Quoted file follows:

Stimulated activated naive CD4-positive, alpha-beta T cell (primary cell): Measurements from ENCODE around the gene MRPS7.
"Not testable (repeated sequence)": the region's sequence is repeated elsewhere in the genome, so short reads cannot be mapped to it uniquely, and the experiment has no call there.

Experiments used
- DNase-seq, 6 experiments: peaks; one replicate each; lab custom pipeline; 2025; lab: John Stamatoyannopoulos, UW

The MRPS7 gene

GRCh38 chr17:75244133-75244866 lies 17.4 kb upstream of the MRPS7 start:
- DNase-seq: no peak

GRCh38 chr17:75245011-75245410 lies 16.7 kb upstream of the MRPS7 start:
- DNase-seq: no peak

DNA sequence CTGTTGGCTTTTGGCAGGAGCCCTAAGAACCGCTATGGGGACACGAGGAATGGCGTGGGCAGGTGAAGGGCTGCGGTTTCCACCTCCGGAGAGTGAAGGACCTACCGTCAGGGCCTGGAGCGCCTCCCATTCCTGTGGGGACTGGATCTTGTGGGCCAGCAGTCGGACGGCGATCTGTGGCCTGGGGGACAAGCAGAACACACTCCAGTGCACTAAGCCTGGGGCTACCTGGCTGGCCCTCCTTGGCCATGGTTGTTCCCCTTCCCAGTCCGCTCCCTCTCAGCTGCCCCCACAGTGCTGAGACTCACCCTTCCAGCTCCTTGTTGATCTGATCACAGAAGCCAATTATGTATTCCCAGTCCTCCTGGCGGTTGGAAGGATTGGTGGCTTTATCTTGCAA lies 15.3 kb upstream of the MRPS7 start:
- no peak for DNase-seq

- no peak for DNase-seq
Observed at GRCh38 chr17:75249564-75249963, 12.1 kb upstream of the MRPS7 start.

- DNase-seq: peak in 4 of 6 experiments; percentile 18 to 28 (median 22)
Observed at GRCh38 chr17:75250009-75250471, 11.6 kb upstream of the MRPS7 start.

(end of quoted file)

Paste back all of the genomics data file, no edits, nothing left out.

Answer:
Stimulated activated naive CD4-positive, alpha-beta T cell (primary cell): Measurements from ENCODE around the gene MRPS7.
"Not testable (repeated sequence)": the region's sequence is repeated elsewhere in the genome, so short reads cannot be mapped to it uniquely, and the experiment has no call there.

Experiments used
- DNase-seq, 6 experiments: peaks; one replicate each; lab custom pipeline; 2025; lab: John Stamatoyannopoulos, UW

The MRPS7 gene

GRCh38 chr17:75244133-75244866 lies 17.4 kb upstream of the MRPS7 start:
- DNase-seq: no peak

GRCh38 chr17:75245011-75245410 lies 16.7 kb upstream of the MRPS7 start:
- DNase-seq: no peak

DNA sequence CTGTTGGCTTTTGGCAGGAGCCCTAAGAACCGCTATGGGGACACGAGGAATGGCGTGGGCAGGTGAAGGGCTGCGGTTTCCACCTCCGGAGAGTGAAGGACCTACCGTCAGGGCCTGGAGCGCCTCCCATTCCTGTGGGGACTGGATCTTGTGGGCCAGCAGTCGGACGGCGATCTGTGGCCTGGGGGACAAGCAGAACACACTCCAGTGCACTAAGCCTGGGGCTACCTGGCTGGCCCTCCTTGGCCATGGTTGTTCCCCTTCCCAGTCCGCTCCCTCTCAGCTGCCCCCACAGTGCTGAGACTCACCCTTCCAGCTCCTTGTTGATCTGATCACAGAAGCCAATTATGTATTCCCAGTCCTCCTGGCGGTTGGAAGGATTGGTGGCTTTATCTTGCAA lies 15.3 kb upstream of the MRPS7 start:
- no peak for DNase-seq

- no peak for DNase-seq
Observed at GRCh38 chr17:75249564-75249963, 12.1 kb upstream of the MRPS7 start.

- DNase-seq: peak in 4 of 6 experiments; percentile 18 to 28 (median 22)
Observed at GRCh38 chr17:75250009-75250471, 11.6 kb upstream of the MRPS7 start.